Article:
Tag Info

New answers tagged

1

As noted in my comment, you can use much more efficient built-ins to accomplish this, e.g. data = RandomFunction[GeometricBrownianMotionProcess[0.3693, 0.16689, 78.55], {0, .5, 0.001}, 50]; ListPlot[data["Paths"], Joined -> True] Should be orders of magnitude faster generating your random data...


0

As glance as answered you could just create a table with multiplicity of desired runs. I may have miscoded your intentions but I think you could also do as follows: bm[x_, m_, s_, t_, h_] := Module[{d = Sqrt@h, n = t/h, g, sm, gm}, g = RandomVariate[NormalDistribution[0, d], n]; sm = Accumulate[Prepend[g, 0]]; gm = MapIndexed[ x Exp[(m - s^2/2) ...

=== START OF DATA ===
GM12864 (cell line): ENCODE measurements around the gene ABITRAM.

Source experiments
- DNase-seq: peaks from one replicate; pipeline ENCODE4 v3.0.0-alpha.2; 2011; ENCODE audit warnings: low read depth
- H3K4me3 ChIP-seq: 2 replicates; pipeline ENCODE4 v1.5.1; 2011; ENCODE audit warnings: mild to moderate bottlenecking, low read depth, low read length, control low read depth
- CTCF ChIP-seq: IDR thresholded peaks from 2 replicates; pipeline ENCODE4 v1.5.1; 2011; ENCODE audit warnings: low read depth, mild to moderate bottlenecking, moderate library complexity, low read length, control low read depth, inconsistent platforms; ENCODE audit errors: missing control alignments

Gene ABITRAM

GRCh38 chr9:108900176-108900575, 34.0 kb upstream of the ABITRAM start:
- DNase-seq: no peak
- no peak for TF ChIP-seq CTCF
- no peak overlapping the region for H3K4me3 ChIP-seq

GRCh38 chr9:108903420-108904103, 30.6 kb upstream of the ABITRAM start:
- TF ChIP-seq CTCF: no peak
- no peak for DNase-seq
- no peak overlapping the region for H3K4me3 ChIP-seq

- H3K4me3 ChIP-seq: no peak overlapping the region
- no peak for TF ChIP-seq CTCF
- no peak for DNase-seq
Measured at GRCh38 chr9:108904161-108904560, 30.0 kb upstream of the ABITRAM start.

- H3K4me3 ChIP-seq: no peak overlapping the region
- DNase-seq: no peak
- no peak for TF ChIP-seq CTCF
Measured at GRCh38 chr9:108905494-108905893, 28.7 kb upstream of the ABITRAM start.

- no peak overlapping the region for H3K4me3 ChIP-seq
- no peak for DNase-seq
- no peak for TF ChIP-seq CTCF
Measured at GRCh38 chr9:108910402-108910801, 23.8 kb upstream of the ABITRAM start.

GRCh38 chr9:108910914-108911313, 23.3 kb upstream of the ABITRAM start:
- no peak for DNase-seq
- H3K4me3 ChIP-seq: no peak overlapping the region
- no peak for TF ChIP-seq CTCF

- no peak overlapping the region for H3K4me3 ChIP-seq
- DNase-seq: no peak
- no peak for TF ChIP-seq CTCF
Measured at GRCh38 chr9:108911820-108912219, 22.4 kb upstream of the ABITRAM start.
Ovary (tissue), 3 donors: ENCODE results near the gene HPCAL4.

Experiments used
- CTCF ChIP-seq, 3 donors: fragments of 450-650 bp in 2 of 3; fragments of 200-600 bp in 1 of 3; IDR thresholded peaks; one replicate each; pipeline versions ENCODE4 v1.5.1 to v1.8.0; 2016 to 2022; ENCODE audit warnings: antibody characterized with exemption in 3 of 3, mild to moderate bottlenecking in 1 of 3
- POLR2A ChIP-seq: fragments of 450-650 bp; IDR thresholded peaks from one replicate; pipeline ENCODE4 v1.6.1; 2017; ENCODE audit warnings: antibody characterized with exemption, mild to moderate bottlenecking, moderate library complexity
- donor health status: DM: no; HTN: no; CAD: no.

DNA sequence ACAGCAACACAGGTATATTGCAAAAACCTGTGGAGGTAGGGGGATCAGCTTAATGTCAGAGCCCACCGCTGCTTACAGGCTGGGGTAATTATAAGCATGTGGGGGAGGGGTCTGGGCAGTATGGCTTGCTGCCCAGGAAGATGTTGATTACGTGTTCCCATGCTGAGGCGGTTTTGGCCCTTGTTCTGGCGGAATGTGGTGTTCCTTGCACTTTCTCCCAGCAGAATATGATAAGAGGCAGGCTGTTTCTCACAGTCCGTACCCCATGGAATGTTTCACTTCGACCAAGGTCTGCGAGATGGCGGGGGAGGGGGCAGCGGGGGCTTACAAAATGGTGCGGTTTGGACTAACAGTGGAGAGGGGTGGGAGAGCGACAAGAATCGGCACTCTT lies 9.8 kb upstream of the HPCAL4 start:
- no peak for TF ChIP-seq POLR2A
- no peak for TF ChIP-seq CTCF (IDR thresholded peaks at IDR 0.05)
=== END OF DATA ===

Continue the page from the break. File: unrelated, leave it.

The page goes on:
0

What about this? Brownian[x0_, \[Mu]_, \[Sigma]_, t_, h_] := Module[{d = Sqrt[h], m = t/h,g,sums,X}, g = Table[Random@NormalDistribution[0, d], {m}]; sums = FoldList[Plus, 0, g]; Do[X[i] = sums[[i + 1]], {i, 0, m}]; Table[x0*E^((\[Mu] - \[Sigma]^2/2)*i*h + \[Sigma]*X[i]), {i, 0, m}] ] m = 500; h = .001; gList = Table[ geometric = ...


2

Yes, your assumption is correct: QuantilePlot will plot quantiles of the reference distribution (i.e. theoretical quantiles) on the horizontal axis; and empirical (i.e. sample) quantiles on the vertical axis. To convince yourself that Mathematica respects that common convention, you can find an example buried deep in the documentation page for QuantilePlot ...



Top 50 recent answers are included